In the end, I still really enjoyed this book even if it’s not quite a top five for me. It’s still a solid Dessen book and I really enjoyed the new setting that she’s created with the lake. I’m excited to see what she does with it in the future. Definitely would recommend!

Overall Rating: 4
Language: Moderate
Violence: None
Smoking/Drinking: Moderate
Sexual Content: None

This book was a ticking time bomb | Happy Messy Scary Love by Leah Konen [ARC]

Happy Messy Scary LoveOlivia loves horror movies and wants to be a horror screenwriter one day. Unfortunately, she sabotaged herself when she was applying for a prestigious NYU screenwriting summer program so now she’s left with nothing to do over the summer except hang out at her family’s cabin. At least she has her Reddit pen pal to keep her company. She thinks that’s the plan until her mom surprises her with a summer job at a ziplining company knowing full well that Olivia is TERRIFIED of heights. Not only that, but now her Reddit pen pal wants to swap photos. And the summer is only beginning.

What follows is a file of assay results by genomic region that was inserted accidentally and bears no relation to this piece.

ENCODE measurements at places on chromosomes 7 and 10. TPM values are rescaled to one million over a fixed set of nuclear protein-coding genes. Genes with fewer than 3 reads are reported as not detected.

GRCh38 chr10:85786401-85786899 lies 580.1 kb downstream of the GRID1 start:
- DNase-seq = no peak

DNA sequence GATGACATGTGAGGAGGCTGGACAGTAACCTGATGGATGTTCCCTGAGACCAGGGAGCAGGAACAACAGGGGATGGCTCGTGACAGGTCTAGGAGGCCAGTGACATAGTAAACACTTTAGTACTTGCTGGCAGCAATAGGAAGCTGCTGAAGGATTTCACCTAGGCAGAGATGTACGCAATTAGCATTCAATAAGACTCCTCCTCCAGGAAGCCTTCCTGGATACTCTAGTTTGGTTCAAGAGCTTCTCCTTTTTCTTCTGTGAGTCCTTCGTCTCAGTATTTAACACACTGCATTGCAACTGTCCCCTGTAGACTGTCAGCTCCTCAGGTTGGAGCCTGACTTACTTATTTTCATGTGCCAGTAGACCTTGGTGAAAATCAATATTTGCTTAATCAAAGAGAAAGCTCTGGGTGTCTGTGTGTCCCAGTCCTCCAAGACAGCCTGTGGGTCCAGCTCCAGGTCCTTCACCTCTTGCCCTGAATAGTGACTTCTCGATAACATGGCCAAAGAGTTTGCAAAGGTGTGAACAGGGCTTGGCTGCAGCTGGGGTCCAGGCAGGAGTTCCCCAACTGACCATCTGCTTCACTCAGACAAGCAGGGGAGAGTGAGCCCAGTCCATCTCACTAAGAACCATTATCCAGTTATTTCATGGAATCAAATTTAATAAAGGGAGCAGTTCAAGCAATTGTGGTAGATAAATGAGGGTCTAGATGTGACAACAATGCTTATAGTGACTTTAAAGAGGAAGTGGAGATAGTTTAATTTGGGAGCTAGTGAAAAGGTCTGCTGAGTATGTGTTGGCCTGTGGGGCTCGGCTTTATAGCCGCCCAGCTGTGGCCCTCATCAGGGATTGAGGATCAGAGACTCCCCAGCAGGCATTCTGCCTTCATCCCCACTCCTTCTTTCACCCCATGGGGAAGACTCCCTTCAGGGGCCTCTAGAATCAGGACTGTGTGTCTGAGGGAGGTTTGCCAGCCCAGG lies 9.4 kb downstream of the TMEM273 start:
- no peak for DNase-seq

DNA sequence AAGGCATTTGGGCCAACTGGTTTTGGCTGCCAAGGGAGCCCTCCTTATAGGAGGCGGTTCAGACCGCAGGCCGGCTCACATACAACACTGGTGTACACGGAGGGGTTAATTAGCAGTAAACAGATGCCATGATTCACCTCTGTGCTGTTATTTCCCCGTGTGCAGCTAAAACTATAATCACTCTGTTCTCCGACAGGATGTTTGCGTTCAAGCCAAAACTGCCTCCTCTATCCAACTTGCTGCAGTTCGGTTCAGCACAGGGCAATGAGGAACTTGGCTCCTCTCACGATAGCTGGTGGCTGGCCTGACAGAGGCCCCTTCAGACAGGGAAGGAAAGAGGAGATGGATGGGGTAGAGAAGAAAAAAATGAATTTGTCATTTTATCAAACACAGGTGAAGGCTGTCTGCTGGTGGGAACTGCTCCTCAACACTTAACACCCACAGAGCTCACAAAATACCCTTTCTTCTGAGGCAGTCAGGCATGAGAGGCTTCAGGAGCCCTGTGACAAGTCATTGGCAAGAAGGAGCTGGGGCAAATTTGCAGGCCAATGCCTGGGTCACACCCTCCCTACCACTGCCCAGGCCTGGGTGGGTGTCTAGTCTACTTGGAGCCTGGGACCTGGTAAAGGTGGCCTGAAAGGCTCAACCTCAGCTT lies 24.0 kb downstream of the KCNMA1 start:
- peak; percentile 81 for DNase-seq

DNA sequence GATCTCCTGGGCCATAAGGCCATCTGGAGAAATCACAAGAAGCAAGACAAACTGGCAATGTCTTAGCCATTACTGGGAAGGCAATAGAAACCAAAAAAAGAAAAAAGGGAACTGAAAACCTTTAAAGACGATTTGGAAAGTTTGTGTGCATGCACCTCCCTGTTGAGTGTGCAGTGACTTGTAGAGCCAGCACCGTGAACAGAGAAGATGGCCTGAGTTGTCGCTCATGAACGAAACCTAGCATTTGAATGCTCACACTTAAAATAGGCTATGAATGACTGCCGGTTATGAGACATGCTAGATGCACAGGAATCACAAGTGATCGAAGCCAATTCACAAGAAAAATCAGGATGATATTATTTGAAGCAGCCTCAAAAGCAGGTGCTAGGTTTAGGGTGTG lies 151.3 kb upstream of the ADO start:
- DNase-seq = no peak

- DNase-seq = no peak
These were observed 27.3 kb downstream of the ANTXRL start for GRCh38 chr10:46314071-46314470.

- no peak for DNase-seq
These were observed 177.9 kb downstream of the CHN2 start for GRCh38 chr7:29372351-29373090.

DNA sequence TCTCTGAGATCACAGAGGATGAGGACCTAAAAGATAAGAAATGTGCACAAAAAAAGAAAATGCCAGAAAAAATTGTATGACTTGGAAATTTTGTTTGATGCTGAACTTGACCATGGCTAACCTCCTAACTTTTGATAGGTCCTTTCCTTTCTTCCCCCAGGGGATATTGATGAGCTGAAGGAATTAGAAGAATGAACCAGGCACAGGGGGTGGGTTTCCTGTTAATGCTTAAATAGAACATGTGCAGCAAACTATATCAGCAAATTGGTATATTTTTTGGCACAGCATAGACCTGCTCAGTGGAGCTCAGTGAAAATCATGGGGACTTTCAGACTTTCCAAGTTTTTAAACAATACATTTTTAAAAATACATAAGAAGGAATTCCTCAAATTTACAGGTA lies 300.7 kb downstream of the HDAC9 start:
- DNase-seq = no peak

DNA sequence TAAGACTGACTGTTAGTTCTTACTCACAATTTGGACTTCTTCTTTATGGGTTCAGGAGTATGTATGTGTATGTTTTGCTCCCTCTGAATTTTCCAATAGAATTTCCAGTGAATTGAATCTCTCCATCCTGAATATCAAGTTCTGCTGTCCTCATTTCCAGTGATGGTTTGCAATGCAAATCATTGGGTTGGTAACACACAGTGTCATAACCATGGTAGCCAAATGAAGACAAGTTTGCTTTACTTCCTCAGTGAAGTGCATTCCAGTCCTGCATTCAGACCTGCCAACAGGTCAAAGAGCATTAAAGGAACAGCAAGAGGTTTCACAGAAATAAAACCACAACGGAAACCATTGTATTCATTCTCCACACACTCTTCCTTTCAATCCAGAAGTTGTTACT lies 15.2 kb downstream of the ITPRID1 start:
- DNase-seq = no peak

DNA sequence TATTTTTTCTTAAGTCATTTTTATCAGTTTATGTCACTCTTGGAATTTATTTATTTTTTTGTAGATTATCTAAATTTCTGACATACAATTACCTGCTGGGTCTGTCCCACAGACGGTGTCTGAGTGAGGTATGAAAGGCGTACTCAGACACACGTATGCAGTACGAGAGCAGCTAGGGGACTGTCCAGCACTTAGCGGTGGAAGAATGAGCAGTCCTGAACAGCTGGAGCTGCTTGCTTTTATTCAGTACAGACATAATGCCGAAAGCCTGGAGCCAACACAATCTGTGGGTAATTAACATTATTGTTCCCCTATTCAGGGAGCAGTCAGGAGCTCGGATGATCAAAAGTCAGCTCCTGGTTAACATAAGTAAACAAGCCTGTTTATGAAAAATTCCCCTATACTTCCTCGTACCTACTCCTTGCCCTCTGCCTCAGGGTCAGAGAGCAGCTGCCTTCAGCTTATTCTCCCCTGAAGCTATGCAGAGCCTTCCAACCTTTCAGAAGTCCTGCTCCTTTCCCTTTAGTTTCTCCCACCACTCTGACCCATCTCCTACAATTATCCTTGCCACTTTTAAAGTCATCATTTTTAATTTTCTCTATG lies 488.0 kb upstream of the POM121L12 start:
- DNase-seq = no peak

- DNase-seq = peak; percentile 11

TL;DR – So many lies that were easily avoidable and are just not going to end well for anyone involved.

I’m just going to start by saying that I felt like I was too old for this book. There were so many times when I was face palming at Olivia’s poor choices. Now, part of the problem is that this is a book so you KNOW certain things are going to happen. Ordinarily, I might not have had much of a problem with Olivia sending a picture of her friend Katie to Elm, but since this is a book you know that she and Elm WILL meet in real life and that Katie WILL also show up at some point. The same applies to other decisions made throughout the book.